Nutrition is another critical factor that determines the health of individuals. Africa, in general, has a 43% rate of death for children under five years as a result of malnutrition. The prevalence of nutritional issues in Uganda is at 2.3 million young children with chronic malnutrition, 16% of the children below five years underweight, 6% of the children wasted, and 12% of the women malnourished (Uganda Nutrition Action Plan, 2011). Malnutrition, more so in children, is caused by inadequate dietary consumption, frequent illness, limited access to healthcare, food insecurity, poor maternal and child care, and inadequate finances. To tackle this problem, the Ugandan government, through its National Development Plan (NDP), aims at reducing malnutrition by improving nutrition advocacy, implementing plans for the production of nutritious foods, improving family nutrition care, and facilitating cost-effective programs at district and national level. Public education is also crucial as it facilitates behavior change and avails nutrition information to the public.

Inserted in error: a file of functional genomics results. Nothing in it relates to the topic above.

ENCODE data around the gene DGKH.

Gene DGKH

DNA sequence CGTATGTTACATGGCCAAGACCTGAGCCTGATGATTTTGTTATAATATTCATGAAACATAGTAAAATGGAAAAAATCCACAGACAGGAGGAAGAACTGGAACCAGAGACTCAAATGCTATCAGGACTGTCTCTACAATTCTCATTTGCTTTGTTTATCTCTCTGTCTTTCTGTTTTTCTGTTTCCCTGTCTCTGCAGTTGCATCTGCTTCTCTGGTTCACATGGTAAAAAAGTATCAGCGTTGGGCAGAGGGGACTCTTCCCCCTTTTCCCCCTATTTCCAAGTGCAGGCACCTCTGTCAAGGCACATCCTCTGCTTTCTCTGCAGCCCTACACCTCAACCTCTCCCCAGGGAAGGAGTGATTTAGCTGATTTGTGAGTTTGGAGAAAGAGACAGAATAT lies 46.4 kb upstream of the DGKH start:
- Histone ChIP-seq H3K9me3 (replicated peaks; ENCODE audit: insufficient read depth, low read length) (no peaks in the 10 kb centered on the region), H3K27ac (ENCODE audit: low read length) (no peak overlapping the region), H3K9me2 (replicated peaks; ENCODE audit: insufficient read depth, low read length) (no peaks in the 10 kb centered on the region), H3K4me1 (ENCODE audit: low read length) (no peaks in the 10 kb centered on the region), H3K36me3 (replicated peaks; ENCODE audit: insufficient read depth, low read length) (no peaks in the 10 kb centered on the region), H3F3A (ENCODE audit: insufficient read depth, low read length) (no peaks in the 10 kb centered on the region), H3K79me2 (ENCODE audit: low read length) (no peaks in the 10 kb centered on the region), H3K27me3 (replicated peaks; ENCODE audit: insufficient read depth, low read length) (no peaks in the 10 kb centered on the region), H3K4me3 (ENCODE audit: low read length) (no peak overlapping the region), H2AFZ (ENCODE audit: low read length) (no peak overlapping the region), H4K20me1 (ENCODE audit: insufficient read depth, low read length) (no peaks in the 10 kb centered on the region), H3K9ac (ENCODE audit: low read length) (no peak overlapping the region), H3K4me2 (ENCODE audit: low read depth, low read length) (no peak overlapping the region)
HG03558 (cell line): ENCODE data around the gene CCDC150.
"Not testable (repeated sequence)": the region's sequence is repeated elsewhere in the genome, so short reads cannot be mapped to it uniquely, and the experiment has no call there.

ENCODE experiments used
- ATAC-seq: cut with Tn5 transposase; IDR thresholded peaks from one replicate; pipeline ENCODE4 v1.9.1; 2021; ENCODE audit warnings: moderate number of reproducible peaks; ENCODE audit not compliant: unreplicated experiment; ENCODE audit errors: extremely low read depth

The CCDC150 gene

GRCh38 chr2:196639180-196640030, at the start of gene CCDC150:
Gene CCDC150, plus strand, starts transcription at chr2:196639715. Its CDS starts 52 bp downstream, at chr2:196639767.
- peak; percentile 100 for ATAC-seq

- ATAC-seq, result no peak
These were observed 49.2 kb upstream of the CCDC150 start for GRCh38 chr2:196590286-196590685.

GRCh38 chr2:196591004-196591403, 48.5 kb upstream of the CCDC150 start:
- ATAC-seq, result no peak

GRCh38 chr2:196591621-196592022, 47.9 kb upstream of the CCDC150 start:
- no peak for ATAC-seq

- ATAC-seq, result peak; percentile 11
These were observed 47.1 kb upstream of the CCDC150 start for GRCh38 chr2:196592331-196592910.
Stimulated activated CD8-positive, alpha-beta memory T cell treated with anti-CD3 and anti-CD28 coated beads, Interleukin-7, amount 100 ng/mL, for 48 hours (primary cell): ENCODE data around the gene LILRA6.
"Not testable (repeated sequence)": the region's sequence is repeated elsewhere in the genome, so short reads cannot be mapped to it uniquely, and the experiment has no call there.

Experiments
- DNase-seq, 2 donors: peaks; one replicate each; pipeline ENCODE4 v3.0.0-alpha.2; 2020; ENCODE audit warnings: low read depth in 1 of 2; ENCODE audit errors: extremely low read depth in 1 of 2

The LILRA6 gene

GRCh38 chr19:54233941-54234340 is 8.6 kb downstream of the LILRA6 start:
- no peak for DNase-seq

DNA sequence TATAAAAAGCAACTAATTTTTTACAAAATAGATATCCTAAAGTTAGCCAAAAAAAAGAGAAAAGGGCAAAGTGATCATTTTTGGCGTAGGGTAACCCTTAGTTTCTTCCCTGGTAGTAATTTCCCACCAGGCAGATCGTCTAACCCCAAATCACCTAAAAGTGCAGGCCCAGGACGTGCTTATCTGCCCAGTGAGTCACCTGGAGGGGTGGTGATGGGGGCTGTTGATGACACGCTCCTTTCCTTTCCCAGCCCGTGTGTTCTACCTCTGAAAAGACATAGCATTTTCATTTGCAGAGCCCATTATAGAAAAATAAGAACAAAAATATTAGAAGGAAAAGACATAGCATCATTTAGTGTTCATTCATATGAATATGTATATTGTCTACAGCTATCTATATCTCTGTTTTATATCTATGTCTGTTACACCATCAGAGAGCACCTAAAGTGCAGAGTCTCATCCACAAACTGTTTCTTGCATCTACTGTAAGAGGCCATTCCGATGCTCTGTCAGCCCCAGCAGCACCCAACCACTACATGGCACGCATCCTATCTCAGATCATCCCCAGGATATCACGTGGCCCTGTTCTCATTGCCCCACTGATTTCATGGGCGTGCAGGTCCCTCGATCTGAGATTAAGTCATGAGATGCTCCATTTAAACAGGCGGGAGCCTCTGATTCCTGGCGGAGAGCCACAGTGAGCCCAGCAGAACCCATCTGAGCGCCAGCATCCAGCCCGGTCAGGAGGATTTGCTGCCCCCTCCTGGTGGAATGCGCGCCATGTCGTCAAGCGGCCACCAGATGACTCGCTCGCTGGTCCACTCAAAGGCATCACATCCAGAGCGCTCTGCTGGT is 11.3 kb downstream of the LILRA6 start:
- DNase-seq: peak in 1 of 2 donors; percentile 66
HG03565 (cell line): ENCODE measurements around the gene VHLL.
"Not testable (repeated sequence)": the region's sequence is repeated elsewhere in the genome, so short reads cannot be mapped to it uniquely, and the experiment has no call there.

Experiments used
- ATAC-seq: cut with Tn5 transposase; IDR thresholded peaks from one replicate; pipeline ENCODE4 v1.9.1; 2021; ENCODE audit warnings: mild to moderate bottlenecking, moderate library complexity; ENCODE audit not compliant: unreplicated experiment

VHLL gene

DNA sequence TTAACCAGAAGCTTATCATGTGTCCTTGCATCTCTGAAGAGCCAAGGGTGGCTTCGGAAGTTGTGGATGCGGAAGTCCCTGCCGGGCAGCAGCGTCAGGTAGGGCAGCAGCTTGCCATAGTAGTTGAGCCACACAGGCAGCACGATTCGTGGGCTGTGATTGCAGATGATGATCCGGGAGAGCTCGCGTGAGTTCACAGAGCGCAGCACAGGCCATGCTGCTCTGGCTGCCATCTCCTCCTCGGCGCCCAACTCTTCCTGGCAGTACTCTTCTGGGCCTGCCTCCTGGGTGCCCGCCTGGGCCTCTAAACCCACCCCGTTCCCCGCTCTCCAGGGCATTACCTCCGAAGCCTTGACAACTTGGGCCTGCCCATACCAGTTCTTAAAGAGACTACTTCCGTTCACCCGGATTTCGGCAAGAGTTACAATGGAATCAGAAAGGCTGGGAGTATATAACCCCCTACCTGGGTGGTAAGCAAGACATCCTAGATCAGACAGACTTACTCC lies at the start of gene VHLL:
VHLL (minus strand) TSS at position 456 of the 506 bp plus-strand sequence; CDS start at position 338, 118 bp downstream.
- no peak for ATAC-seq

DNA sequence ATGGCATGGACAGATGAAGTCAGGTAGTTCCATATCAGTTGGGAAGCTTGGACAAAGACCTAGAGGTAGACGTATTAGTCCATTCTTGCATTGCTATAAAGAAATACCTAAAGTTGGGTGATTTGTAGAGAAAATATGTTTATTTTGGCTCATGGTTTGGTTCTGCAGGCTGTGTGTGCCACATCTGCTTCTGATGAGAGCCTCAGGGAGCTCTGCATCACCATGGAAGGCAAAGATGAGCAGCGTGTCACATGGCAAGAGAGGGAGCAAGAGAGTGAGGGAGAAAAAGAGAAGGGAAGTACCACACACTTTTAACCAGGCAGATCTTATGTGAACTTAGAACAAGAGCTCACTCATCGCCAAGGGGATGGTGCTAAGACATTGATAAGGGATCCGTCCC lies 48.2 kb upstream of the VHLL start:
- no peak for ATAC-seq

Maternal health, immunization, and nutrition are three aspects of healthcare that possess the potential to either improve or deteriorate health. This is more so in developing countries such as Uganda, where socioeconomic disparities and lack of resources jeopardize healthcare. Therefore, exploring the factors that affect the three tenets of health, as well as policies formulated to tackle these issues, creates a sense of awareness regarding health on a broader scale.
Babirye, J. N., Engebretsen, I. M., Makumbi, F., Fadnes, L. T., Wamani, H., Tylleskar, T., & Nuwaha, F. (2012). Timeliness of childhood vaccinations in Kampala Uganda: a community-based cross-sectional study. PloS one, 7(4), e35432. doi:10.1371/journal.pone.0035432
Bbaale E. (2013). Factors influencing childhood immunization in Uganda. Journal of health, population, and nutrition, 31(1) Pp.118-129. Doi:10.3329/jhpn.v31i1.14756
Morgan R., Tetui M., Kananura R. M., Ekirapa-Kiracho E., & George A. S. (2017). Gender dynamics affecting maternal health and health care access and use in Uganda, Health Policy and Planning. 32(5).pp. 13-21, https://doi.org/10.1093/heapol/czx011Uganda Nutrition Action Plan (2011). Scaling up Multi-Sectoral Efforts to Establish a Strong Nutrition Foundation for Uganda's Development. Pp. 1-30. Retrieved from http://www.health.go.ug/docs/UNAP_11_16.pdf